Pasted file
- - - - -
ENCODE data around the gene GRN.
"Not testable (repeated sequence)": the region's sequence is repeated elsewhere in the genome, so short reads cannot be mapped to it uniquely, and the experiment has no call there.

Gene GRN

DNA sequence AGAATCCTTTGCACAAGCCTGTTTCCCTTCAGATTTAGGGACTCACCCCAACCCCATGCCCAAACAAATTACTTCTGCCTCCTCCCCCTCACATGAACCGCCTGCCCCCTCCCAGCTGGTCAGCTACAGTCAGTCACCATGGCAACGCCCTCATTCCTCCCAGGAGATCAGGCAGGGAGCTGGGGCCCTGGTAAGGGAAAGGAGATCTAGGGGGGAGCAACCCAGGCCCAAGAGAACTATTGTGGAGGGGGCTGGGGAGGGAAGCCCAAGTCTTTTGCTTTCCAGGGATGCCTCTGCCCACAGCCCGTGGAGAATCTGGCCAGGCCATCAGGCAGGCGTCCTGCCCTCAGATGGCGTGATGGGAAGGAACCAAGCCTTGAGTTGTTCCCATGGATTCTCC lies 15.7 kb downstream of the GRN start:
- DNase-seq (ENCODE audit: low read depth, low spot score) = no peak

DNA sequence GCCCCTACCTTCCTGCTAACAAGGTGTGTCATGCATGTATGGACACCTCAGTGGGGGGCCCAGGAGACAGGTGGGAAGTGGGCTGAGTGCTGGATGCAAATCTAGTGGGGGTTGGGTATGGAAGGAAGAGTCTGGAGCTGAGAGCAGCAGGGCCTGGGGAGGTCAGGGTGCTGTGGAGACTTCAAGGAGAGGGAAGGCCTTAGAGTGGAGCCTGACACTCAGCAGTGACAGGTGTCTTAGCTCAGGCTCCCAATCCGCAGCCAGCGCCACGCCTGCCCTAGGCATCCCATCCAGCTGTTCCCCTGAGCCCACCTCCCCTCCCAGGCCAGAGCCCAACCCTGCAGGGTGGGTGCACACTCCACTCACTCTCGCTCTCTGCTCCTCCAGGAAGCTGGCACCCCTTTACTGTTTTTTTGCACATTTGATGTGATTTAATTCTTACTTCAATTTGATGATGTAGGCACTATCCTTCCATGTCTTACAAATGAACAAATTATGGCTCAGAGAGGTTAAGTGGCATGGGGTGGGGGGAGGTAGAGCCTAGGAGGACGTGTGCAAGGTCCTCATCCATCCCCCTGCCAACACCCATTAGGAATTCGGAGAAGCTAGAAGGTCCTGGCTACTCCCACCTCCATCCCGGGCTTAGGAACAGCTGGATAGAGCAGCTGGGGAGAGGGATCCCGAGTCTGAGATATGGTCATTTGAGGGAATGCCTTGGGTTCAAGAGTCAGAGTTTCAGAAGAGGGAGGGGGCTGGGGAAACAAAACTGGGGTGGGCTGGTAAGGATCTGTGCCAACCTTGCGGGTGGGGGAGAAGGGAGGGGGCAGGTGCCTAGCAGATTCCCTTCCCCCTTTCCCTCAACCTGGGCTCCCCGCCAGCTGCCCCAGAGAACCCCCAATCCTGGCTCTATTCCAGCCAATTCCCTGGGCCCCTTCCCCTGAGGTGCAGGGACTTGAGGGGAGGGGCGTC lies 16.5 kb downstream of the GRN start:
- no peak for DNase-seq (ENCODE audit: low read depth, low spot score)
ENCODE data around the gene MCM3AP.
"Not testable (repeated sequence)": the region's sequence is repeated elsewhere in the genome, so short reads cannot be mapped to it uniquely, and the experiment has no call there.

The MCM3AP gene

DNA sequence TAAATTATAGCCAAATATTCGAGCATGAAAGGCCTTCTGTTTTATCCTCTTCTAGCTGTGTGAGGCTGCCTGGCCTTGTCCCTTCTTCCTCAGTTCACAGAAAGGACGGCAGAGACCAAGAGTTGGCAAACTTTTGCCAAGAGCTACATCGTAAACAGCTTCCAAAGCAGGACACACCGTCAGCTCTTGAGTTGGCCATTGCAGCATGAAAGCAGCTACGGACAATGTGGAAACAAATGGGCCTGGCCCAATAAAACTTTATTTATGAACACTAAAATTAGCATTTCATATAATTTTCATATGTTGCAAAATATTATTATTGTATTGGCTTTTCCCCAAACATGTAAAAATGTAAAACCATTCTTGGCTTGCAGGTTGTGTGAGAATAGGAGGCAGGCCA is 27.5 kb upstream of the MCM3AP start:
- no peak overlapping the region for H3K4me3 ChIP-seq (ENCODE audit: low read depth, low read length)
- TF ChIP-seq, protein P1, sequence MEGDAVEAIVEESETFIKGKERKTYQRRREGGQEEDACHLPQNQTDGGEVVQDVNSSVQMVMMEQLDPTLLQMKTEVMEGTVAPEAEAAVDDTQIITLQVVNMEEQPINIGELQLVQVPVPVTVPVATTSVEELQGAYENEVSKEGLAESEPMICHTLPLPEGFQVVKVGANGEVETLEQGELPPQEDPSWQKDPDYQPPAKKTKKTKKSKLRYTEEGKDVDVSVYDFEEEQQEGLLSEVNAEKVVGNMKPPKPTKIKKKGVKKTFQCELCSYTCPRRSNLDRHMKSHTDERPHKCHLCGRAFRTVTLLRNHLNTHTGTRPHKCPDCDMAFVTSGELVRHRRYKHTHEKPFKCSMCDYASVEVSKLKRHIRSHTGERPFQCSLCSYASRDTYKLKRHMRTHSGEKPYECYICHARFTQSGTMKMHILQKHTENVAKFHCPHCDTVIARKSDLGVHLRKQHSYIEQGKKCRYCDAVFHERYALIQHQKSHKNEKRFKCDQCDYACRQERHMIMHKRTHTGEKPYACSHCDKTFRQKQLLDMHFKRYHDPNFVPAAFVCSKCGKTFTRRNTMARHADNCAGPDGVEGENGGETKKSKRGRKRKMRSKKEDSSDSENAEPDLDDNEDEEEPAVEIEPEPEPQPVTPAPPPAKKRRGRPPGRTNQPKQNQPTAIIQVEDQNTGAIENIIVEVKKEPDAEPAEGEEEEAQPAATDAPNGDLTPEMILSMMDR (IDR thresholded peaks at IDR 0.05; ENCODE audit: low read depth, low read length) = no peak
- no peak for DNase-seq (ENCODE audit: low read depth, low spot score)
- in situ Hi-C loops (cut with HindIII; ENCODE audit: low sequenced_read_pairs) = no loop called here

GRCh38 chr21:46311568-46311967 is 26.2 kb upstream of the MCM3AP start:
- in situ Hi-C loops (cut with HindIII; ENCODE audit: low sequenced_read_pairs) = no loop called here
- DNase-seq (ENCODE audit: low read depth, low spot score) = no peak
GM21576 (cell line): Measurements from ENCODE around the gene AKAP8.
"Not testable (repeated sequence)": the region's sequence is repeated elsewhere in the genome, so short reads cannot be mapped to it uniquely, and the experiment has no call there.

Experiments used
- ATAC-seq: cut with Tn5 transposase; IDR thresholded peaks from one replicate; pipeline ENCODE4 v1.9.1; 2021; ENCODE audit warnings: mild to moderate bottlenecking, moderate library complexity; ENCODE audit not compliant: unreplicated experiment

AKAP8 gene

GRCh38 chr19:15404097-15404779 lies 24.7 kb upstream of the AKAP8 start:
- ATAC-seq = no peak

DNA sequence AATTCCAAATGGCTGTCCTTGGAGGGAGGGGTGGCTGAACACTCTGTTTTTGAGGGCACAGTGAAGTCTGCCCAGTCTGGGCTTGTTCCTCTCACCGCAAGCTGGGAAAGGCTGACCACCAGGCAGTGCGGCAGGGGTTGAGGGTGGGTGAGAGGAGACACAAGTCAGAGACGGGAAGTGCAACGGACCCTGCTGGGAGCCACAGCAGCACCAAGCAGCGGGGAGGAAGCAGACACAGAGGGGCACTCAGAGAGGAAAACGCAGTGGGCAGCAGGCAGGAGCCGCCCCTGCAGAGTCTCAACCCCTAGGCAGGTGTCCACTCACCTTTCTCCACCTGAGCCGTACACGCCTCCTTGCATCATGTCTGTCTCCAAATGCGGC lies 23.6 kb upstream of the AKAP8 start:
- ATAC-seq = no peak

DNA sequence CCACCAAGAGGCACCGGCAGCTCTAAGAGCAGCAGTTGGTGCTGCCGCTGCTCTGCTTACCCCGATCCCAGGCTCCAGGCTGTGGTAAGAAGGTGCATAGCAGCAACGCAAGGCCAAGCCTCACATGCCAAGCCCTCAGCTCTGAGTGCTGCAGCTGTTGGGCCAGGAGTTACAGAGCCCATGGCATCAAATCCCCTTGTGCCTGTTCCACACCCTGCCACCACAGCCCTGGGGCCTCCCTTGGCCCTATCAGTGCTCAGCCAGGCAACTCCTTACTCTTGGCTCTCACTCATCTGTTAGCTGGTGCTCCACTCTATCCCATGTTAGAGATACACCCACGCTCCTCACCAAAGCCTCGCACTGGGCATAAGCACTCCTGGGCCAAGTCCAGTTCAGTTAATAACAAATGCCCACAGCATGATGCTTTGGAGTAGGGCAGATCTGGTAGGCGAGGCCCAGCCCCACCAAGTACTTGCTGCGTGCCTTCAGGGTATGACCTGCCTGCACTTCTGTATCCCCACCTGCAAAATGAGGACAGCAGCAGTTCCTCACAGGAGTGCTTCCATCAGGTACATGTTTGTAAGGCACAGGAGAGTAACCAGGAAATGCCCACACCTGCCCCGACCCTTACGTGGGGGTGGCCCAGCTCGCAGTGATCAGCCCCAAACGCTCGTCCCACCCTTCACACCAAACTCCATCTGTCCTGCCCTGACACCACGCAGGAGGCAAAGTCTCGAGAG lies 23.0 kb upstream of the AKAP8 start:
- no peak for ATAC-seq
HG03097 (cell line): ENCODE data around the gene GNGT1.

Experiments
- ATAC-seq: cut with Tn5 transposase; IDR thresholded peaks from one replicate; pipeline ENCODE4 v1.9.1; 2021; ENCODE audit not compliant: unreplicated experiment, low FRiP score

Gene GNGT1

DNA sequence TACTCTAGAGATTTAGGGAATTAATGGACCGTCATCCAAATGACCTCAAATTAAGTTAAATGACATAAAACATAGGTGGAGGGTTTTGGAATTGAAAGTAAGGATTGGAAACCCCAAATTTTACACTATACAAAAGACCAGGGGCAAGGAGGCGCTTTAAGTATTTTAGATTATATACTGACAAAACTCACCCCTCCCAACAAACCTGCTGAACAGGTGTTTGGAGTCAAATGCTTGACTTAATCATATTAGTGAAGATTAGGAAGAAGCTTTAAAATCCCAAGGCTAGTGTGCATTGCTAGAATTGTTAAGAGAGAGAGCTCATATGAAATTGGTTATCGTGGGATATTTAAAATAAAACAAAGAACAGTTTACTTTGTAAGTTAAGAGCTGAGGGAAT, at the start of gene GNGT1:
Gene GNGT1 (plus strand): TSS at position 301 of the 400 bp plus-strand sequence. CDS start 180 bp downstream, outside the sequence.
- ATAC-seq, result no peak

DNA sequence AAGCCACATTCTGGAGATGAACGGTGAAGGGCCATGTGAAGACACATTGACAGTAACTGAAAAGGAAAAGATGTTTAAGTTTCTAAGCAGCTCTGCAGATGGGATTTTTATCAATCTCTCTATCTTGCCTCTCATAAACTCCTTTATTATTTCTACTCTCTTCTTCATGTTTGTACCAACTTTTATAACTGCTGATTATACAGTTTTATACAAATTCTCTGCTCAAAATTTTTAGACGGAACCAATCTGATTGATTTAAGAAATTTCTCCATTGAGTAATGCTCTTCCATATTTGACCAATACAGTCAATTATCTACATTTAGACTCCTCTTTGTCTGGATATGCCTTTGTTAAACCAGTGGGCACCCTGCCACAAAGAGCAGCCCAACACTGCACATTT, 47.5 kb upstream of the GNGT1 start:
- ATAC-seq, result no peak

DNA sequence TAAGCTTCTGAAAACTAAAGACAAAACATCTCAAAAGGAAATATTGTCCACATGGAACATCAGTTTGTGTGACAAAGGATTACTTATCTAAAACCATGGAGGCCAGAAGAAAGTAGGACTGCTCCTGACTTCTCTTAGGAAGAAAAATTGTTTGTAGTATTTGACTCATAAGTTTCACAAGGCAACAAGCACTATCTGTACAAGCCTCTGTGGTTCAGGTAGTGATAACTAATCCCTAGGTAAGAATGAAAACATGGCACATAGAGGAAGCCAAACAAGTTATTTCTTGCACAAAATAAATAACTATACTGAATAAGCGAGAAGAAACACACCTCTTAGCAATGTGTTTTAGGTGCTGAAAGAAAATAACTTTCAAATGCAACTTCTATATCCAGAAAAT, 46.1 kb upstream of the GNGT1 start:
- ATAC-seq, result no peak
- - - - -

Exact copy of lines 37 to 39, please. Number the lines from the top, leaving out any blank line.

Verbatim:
DNA sequence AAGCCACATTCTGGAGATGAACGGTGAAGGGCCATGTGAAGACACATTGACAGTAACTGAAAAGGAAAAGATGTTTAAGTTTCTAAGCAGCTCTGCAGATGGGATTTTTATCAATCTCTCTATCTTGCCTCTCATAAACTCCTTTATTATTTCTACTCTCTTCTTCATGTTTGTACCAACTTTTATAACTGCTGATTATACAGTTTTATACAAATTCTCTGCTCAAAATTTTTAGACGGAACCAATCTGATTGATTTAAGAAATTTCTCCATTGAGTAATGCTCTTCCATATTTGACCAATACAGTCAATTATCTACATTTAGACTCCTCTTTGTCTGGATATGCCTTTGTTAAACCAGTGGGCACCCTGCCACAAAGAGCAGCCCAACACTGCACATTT, 47.5 kb upstream of the GNGT1 start:
- ATAC-seq, result no peak

DNA sequence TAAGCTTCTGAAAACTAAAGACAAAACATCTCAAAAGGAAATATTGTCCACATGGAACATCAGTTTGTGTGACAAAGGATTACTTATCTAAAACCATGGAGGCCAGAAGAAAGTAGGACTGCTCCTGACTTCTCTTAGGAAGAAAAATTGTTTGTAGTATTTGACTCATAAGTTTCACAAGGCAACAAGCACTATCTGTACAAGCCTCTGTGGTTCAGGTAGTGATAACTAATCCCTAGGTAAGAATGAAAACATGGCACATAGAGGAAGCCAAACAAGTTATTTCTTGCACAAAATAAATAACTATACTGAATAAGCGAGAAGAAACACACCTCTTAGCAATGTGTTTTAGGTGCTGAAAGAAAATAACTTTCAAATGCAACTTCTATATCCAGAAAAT, 46.1 kb upstream of the GNGT1 start: